NSVI- Akron Vending
MAY 2014 UPDATE: In May, City Council passed an anti-competitive ordinance that prohibits food trucks from operating within 200 feet of a brick-and-mortar restaurant. It also makes food truck owners pay a $225 application fee—and another $1,750 to operate in specific locations downtown. The intent of the outrageous fee is clearly protectionist: Councilman Jeff Fusco said, “I am proud of the investment we have made in downtown..[i]t’s our responsibility to protect and not give away our downtown.” Read IJ’s op-ed, “No recipe for success in Akron.”
Akron currently prohibits food trucks from operating on public property. This ban is unconstitutional and harms the communities that are being denied the many benefits of food trucks. In 2013, food trucks met with the Institute for Justice and formed the Greater Akron Food Truck Coalition. The Coalition advocates for laws that will allow food trucks to operate in the city, and ensure that food trucks meet the same health and safety standards as brick-and-mortar restaurants. The Coalition supports legislation that is narrowly tailored to protecting the public’s health and safety, while allowing trucks to freely operate on public streets. In response, the City Council formed a committee to study whether food trucks should be allowed in Akron, which is currently meeting.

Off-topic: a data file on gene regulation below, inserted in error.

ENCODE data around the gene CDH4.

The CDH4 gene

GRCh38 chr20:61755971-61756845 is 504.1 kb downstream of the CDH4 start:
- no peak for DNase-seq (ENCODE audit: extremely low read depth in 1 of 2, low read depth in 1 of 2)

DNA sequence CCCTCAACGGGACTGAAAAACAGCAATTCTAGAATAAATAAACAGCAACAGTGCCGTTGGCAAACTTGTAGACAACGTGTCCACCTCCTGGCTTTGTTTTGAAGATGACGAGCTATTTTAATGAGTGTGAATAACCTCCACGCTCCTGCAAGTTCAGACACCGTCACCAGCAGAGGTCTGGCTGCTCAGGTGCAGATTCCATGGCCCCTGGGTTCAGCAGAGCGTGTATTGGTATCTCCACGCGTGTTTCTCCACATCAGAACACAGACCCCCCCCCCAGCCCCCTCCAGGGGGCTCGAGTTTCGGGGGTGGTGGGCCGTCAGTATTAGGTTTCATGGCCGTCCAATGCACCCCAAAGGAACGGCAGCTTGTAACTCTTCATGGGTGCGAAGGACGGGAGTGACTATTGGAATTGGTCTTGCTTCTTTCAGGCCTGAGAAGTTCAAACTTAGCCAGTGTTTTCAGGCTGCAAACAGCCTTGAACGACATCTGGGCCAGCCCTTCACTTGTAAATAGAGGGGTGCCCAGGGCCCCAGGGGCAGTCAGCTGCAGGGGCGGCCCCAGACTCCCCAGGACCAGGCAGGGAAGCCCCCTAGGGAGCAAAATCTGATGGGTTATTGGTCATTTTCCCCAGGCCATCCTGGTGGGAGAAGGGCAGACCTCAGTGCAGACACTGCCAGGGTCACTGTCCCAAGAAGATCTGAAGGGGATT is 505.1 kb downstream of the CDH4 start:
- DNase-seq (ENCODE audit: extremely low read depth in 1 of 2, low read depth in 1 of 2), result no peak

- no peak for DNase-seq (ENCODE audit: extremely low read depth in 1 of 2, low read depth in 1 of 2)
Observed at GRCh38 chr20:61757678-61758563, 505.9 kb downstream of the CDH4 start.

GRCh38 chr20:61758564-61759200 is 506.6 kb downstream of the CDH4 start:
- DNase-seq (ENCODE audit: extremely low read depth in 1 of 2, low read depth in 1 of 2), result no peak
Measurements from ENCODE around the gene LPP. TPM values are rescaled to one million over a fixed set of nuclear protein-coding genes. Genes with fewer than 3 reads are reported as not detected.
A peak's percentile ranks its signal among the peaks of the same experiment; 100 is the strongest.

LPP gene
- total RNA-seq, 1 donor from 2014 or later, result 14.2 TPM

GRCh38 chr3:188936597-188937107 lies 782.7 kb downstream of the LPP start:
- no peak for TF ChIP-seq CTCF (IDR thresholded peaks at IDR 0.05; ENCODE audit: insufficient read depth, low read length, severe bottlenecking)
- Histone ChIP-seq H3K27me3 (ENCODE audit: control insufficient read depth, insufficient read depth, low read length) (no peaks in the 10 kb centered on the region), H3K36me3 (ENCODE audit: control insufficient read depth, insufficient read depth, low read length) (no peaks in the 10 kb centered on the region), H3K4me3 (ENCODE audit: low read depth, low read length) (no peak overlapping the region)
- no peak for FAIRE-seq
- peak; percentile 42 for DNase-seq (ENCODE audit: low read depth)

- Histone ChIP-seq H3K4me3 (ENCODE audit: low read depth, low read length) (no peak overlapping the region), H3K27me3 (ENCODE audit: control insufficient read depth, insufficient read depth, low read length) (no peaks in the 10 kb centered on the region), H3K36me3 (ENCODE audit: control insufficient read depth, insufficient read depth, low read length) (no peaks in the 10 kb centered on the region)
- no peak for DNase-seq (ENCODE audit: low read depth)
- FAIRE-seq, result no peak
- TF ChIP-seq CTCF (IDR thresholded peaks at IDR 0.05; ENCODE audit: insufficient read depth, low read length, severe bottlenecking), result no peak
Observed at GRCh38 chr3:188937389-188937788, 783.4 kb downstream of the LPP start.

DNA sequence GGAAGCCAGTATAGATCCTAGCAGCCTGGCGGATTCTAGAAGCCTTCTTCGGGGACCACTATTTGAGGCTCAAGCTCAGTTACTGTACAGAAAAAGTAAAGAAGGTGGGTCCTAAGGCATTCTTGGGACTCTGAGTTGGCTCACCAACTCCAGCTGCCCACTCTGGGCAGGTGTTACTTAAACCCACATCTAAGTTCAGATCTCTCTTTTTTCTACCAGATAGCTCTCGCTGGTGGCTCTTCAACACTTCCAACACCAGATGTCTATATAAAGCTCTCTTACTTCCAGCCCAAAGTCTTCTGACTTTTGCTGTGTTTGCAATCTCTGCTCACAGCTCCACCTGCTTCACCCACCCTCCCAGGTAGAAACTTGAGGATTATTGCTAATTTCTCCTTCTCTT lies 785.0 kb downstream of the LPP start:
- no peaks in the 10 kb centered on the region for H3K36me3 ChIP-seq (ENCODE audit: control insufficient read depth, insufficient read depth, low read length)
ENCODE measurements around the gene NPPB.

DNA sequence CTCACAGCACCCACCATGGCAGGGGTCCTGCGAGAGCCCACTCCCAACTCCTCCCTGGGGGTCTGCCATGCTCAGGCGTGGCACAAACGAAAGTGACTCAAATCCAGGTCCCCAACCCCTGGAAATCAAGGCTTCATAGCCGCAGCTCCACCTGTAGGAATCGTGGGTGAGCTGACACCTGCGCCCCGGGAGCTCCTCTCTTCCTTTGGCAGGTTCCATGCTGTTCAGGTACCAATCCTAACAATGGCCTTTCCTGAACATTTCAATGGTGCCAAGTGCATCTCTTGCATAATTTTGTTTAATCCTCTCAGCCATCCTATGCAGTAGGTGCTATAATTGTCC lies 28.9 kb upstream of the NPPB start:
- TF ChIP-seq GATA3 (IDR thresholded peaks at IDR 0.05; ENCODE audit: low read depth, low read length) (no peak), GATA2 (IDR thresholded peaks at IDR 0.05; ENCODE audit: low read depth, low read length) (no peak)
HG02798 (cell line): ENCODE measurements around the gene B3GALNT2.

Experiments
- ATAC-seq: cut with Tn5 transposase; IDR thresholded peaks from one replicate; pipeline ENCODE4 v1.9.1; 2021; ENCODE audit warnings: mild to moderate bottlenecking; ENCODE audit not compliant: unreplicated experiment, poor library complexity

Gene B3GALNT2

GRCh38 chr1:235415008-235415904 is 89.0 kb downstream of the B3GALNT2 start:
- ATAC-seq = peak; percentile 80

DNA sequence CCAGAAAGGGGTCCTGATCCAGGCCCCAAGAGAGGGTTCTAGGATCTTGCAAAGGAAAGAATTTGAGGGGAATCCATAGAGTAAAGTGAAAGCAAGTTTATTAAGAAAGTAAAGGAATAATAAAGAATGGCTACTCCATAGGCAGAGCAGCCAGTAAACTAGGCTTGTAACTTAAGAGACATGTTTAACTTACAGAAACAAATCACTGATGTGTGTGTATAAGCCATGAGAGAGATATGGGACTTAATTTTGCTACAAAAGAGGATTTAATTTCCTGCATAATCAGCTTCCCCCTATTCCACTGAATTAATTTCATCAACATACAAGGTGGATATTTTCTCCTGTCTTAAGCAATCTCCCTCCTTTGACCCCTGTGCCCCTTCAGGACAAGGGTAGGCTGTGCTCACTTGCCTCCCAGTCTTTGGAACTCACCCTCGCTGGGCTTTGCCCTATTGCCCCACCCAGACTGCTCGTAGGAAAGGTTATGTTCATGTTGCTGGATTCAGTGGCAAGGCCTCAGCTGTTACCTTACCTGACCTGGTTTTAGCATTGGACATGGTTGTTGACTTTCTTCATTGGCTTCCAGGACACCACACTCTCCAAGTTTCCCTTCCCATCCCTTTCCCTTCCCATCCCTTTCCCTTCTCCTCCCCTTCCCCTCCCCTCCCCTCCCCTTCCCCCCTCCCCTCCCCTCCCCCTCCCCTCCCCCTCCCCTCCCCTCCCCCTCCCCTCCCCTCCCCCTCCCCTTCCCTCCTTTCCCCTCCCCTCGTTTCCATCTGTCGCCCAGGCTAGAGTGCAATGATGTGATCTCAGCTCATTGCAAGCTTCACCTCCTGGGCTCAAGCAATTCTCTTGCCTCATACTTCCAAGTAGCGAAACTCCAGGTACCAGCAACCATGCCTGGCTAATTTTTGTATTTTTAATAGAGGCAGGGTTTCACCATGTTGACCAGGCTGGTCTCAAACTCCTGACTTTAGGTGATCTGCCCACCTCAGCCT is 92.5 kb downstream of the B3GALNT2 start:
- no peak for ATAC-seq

Some brick-and-mortar restaurants and the Downtown Akron Partnership have advocated against opening up Akron’s streets to food trucks, fearing that the competition the trucks create will hurt their businesses. But banning food trucks in order to protect established businesses from competition is unconstitutional.
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